The community shares history of Jellico

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By Natasha Colbaugh

Ronnie Buck has been collecting historic memorabilia for over five years.


License plates and glass bottles line the shelves above the tools and materials he sells at Buck’s Hardware in Jellico. While Buck has always been a collector of local history, the entire community is now sharing in his passion by contributing to a downtown museum next to the hardware store.

For generations, locals have walked the main street in Jellico. Dining, attending the theater, purchasing groceries and even getting married in the shops opposite the Jellico Veteran’s Memorial Park. And now the memories of the old town setting, along with much more of the communities legacy can be viewed in the exact spot that was once well populated with their ancestors.

On Monday afternoon, Buck was busy with customers. He was quickly distracted from his duties as he walked through the large museum pointing out the prominent people and events that have held an important role in history.

Glass cases holding newspaper clippings, maps and photographs are all explained with descriptive notes. The formation of banks and businesses throughout Jellico’s history are all easily identified and carefully preserved.

But the museum is more than a place for history; it is a place to experience history. Coal mining, blacksmithing, schools, hospitals and even a grocery counter and a bedroom are perfectly displayed with furniture and stories. Even the kitchen has a few eggs frying in a skillet. The back wall in the lower level of the museum is skillfully designed with aged wood fencing from a nearby farm and decorated metal roofing. An imitation of a mine entrance has a rail cart filled with coal. Petrified wood and mine explosion tools are set up nearby and Coca Cola bottles and coolers from the old plant are displayed throughout.

Buck’s three brothers contributed to the immaculate design of the museum.

With the purchase of the shops next to the hardware store, repairs were necessary. As the Buck brothers were repairing walls and floors and rewiring the electricity, they discovered many of the items on display in the museum. Popcorn buckets and Dixie cups from the Gay Theater as well as an old cash register from the Creekmore and Sons Grocery are available for viewing.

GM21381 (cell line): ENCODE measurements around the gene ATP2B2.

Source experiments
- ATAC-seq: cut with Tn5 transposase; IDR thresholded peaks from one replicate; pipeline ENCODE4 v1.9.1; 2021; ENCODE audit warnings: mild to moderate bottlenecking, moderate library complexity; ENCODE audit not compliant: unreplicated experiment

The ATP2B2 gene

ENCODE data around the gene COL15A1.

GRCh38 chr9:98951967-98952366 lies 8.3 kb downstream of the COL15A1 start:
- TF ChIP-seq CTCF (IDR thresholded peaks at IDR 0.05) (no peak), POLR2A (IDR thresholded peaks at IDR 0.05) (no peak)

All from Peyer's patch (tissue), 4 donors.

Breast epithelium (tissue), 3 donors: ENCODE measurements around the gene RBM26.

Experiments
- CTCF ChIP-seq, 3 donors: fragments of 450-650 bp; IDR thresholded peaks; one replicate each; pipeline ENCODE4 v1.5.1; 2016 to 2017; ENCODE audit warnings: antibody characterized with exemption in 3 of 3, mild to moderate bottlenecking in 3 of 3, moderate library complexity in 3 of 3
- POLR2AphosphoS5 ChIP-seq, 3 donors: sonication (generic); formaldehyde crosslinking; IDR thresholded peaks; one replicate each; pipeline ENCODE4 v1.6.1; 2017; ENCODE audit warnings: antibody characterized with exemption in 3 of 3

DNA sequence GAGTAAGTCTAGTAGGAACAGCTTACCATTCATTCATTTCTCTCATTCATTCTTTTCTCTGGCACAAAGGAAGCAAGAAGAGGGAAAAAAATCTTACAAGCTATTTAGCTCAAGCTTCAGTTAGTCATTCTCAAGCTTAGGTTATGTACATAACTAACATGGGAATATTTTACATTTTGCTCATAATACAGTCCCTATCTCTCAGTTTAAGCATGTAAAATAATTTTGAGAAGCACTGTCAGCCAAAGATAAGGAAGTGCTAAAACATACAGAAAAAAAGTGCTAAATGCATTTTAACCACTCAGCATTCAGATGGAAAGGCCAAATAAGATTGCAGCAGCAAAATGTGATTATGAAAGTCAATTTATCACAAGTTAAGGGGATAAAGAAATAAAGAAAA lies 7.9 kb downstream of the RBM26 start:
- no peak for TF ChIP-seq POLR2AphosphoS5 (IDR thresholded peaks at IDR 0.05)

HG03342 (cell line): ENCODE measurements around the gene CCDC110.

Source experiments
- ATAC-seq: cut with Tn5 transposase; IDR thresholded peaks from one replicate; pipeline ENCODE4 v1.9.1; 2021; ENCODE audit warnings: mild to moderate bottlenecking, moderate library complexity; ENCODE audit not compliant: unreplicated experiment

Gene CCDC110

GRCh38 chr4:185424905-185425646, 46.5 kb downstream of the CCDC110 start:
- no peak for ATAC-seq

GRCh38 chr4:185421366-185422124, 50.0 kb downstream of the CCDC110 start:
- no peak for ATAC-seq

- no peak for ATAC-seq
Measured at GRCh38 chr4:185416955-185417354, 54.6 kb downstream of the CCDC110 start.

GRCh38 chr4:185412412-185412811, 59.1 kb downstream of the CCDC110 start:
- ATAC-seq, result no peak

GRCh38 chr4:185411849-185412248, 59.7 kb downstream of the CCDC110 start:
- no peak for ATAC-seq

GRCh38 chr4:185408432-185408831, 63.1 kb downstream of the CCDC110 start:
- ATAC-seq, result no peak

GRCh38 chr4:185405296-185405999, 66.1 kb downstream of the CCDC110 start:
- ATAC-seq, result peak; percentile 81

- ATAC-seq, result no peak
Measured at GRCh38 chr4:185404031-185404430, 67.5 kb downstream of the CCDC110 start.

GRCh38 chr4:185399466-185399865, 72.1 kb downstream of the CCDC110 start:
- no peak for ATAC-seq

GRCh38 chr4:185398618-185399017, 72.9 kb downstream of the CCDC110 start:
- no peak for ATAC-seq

Patrons of the hardware store will retrace their steps to where Creekmore, a justice of the peace, would marry them at the old grocery, according to Buck.

“Hundred’s of people were married in the Creekmore store,” said Buck in his excitement about the old town that was heavily traveled before Interstate 75 was constructed.

A wall of photos shows uniformed men crawling from the L and N Train that derailed 11 miles from Jellico in the Clear Fork River Gorge. The tragedy took 34 lives and many Jellico locals can recall their fathers volunteering to help the soldiers aboard.

More photos demonstrate the massive tragedy of a mine explosion in 1906. Entire buildings and houses lay in shambles following the explosion that was considered a national tragedy at the time.

At this wall of photographs, a local man looks intently at the worn faces in a picture and notices that one of the men is his grandfather. Seeing a picture of an ancestor for the first time makes the museum experience personal for many people. This kind of connection was clearly seen as that man studied all the details in the small frame hanging on the brick wall.

“Everybody knows somebody from Jellico,” said Buck with a proud smile.

A small birdcage stands out among the black antiques of mining memorabilia. Buck explained that before the electrical methane testers were used, the miners would take a canary into the mine with them. And when the canary fell over in the cage the miners knew it was time to get out, said Buck.

These kinds of stories with each section of the museum are what make it special. While modern museums have earphones and recorded messages, the Jellico museum has personal connection to each individual that attends. Some picture or some display will grab a person’s attention.

For Gail Garrett, museum curator, an old suitcase full of children’s boots still grabs her attention every time. The suitcase sits upstairs surrounded by old baby carriages. On a stoop under the window, it is easy to picture a young boy pulling on his boots in the early morning.

The museum officially opened about a year ago and continues to grow daily. Everything inside is on loan or donated from people in the community. Meaning the museum carries a little bit of everyone’s legacy.